Even wealthy people use life insurance to offset estate taxes so that their heirs don’t have to sell assets to pay the IRS. Life insurance proceeds are not normally subject to income tax when paid in a lump sum. Life insurance and annuity cash values are generally protected from liens and judgements. Life insurance beneficiaries can remain private, and the benefits are almost universally protected from any attempts to contest who gets what – unlike a will, which becomes public and can be contested to the point of exhaustion. Parents of a child needing long term care can help ensure that it continues after they are gone through a life insurance trust. If both parents die, a life insurance trust can ensure that a well-meaning relative who cares for their children is not overwhelmed with the sudden burden of caring not only for the child but for the sudden large amount of money. LIT’s need to be drawn up by an attorney, but they are funded by life insurance.
I won’t apologize for selling insurance. I’ve seen some of my own clients’ children go to college on the proceeds of life insurance policies I helped their parents find. Like any industry, some companies and some agents are not so good. Many are. We get involved in our community and spend our money hoping to improve the lives of others. I have volunteered with animal welfare groups that give away free spay/neuters for pets that need them and fostered rescue pets. I’ve given to and volunteered with my local United Way, volunteered in community organizations, and used my income from insurance sales to help my community, which many people in my business do. We are able to do it because we make a living helping others prepare for the unexpected.
My first life insurance claim was to deliver a $20,000 check to the single mother of a young man who was killed on his 16th birthday. He had bought the policy only a few months before because he knew how his mom had struggled. One very healthy 32-year-old man bought (reluctantly, because he was in great health) a $50,000 policy in October of one year, and died the following February. He had paid only 5 months of premium, but his widow and her two young children received the full $50,000. In 42 years, I’ve seen these scenarios many times.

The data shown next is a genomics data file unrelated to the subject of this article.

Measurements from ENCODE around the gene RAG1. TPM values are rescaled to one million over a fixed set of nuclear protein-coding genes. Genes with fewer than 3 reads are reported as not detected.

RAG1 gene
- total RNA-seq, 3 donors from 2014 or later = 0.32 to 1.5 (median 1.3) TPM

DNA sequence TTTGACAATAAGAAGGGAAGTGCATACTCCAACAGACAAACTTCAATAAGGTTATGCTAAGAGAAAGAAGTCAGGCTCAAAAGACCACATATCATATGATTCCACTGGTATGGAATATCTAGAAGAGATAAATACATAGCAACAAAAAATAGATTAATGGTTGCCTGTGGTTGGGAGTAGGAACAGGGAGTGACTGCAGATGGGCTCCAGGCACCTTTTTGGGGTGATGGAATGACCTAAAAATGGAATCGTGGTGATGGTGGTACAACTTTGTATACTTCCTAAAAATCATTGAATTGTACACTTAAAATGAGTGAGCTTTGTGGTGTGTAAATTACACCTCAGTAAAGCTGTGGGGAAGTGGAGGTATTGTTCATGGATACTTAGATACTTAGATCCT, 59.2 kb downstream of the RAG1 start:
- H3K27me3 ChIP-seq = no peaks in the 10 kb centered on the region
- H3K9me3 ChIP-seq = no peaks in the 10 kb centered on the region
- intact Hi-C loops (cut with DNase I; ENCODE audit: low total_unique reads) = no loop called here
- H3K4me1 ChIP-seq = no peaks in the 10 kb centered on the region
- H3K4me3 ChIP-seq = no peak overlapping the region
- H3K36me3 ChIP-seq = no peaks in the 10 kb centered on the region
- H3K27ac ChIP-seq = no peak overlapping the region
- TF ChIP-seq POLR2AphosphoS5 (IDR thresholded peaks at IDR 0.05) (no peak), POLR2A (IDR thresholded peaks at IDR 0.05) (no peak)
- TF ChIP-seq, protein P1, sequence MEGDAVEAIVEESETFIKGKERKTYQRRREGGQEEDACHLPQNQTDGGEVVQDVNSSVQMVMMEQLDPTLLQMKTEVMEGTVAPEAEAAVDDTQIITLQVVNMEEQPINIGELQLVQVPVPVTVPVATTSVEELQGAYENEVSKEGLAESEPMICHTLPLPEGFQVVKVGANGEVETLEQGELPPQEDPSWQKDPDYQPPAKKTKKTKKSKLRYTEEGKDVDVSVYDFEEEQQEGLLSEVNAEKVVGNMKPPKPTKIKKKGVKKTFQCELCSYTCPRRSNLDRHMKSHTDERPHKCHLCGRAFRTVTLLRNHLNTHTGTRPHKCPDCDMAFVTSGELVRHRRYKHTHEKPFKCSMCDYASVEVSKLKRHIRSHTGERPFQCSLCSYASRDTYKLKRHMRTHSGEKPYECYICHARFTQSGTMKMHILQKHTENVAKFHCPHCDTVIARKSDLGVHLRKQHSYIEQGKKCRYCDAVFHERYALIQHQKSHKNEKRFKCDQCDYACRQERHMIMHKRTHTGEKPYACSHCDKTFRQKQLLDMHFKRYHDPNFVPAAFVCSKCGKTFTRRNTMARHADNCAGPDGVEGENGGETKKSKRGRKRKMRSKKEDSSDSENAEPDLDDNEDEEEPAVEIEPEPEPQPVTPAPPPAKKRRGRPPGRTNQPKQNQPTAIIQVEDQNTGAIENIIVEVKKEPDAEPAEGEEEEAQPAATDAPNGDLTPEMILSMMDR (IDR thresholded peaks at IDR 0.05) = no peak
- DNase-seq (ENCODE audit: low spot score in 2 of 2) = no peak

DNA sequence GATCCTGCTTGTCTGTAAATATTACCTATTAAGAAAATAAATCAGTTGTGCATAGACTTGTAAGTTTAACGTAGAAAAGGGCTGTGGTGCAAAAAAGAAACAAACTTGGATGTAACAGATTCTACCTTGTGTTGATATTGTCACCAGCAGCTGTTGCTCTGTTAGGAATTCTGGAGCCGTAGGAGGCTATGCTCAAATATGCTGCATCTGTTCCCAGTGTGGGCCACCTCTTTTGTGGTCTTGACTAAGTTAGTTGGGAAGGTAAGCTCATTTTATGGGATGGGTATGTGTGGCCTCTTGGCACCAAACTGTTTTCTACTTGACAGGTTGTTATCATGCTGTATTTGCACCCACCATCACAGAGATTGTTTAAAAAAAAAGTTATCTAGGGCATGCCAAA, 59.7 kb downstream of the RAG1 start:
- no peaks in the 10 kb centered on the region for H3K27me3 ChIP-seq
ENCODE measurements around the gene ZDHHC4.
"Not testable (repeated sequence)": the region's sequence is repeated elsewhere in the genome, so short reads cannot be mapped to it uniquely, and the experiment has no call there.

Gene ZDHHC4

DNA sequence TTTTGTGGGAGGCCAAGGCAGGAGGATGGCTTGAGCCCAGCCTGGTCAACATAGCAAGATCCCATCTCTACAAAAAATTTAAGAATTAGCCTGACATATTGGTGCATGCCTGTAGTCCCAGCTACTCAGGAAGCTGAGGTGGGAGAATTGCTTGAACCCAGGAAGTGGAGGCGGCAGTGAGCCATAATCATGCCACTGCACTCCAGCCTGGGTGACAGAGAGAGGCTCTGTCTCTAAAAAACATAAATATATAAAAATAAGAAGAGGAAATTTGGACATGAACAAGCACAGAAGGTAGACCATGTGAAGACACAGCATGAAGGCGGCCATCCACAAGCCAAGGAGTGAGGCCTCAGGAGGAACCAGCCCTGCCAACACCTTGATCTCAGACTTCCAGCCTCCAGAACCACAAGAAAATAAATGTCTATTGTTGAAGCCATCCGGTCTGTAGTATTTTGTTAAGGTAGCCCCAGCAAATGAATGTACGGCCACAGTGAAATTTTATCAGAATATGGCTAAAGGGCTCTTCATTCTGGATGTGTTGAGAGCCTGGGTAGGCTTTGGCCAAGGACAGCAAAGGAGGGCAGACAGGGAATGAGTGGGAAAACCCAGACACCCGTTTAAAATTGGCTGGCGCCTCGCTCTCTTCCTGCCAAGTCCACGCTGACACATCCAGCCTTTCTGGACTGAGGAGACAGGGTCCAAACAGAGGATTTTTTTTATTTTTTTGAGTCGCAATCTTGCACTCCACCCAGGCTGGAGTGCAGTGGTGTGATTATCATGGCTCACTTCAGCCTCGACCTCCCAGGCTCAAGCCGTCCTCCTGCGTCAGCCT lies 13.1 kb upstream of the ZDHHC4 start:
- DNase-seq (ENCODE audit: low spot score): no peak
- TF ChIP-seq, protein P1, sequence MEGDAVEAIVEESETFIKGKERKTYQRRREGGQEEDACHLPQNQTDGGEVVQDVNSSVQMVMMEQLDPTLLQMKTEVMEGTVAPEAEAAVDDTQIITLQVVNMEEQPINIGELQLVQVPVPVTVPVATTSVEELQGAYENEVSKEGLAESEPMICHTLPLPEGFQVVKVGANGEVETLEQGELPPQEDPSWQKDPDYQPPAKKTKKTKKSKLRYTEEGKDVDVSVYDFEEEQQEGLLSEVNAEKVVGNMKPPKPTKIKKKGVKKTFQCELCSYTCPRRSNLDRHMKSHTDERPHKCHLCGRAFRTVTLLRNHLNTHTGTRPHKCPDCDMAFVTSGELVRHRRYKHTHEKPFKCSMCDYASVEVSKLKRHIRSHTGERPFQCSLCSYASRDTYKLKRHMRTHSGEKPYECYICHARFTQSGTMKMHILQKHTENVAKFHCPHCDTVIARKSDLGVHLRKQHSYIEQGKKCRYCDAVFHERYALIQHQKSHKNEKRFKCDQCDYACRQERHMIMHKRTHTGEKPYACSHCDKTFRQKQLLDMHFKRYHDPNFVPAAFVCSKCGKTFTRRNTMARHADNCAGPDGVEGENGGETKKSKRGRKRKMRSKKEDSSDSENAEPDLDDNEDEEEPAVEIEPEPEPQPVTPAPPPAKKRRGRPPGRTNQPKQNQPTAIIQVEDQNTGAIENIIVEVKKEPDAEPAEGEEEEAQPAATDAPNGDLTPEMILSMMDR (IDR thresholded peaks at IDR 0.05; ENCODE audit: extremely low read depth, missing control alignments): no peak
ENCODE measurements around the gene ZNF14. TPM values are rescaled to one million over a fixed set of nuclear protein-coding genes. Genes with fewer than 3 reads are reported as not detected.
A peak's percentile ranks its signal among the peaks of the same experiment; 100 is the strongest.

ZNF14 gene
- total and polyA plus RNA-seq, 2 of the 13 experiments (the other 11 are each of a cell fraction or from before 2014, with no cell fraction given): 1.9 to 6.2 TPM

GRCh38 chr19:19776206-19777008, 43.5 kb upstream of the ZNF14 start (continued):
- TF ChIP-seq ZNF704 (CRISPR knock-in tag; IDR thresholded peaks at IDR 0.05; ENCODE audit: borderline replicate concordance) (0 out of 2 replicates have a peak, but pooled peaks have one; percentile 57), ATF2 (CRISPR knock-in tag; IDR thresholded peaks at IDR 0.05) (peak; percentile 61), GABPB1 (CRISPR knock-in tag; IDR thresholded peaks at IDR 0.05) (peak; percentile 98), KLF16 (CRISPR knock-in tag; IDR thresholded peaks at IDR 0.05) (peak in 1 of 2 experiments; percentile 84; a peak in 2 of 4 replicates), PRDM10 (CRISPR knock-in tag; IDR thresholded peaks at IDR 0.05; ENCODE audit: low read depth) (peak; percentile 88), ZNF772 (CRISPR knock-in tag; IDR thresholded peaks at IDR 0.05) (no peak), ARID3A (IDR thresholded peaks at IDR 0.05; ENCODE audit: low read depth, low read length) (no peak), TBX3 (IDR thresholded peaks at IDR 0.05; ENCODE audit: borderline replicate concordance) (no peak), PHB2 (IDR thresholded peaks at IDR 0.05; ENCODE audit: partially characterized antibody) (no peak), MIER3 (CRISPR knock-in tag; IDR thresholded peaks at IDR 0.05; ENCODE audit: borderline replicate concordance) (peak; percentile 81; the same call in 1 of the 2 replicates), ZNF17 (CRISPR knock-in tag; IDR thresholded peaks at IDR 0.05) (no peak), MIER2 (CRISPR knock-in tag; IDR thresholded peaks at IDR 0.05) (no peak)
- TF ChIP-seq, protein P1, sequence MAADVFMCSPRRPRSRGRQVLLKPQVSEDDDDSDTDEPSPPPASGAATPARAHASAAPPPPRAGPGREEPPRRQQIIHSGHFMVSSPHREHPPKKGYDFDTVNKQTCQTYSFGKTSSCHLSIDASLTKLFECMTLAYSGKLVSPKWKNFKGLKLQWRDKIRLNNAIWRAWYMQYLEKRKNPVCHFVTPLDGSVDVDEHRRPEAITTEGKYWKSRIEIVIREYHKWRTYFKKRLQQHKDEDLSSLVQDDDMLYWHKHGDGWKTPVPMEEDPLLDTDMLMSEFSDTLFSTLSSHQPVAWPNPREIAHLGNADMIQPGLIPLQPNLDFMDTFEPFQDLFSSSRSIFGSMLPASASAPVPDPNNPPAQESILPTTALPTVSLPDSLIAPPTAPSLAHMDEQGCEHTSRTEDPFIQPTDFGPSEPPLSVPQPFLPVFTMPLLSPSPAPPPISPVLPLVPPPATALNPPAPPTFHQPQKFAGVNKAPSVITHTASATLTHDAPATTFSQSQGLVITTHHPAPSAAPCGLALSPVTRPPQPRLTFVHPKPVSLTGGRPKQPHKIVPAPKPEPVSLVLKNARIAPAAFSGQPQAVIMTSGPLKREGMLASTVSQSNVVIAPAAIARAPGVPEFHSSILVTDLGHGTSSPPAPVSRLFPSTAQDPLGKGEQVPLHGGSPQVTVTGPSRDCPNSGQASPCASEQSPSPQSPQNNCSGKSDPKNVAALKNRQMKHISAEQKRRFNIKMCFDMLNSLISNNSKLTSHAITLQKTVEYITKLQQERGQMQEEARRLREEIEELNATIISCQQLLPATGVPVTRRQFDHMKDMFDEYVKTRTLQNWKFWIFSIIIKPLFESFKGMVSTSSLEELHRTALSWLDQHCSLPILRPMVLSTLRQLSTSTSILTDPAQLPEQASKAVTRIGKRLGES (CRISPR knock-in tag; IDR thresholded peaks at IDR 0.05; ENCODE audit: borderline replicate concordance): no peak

Life insurance allows us to prepare for the unexpected. It’s called “Life Insurance” because it is for those who have to keep living. If my client above had paid only ONE premium (less than $10 / month), the company would have still written that $50,000 check. He didn’t expect to die, but that’s the point. None of us know when. Our life is like a string with random knots in it. We don’t know where the knots are, maybe at the very beginning, maybe a long way down the string. One knot means we can still get life insurance, but our health means it will cost a little more. That could come before we’re even born, or it may be many years later. Another knot means it will cost a LOT more (major health issues, recent cancer, severe hypertension, recent heart attack, etc), and another knot means we can’t get life insurance at any price whatsoever. We are not guaranteed tomorrow, and Life insurance allows us to continue saying “I LOVE YOU” to our spouse, parents, or children even after we’re gone.
I won’t apologize for asking tough questions to a client like, “If you die tonight, how long will your family be able to pay the bills with your existing insurance plan?” You know, I’ve advised people NOT to buy as well as convince them to buy. Sometimes a persons just is already well prepared. Sometimes they need more but it is out of their ability to pay. I’d rather them not get it if they can’t keep it.
When everyone else -the hospital, funeral home, probate attorney, etc – is asking for money, LIFE INSURANCE provides money.
I WON’T APOLOGIZE FOR SELLING LIFE INSURANCE. But, knowing all the good things it can do when it’s needed, if I can help someone with life insurance but don’t, then that would be something to apologize for to their surviving loved ones.
-BR Walker CLU, RHU, FLMI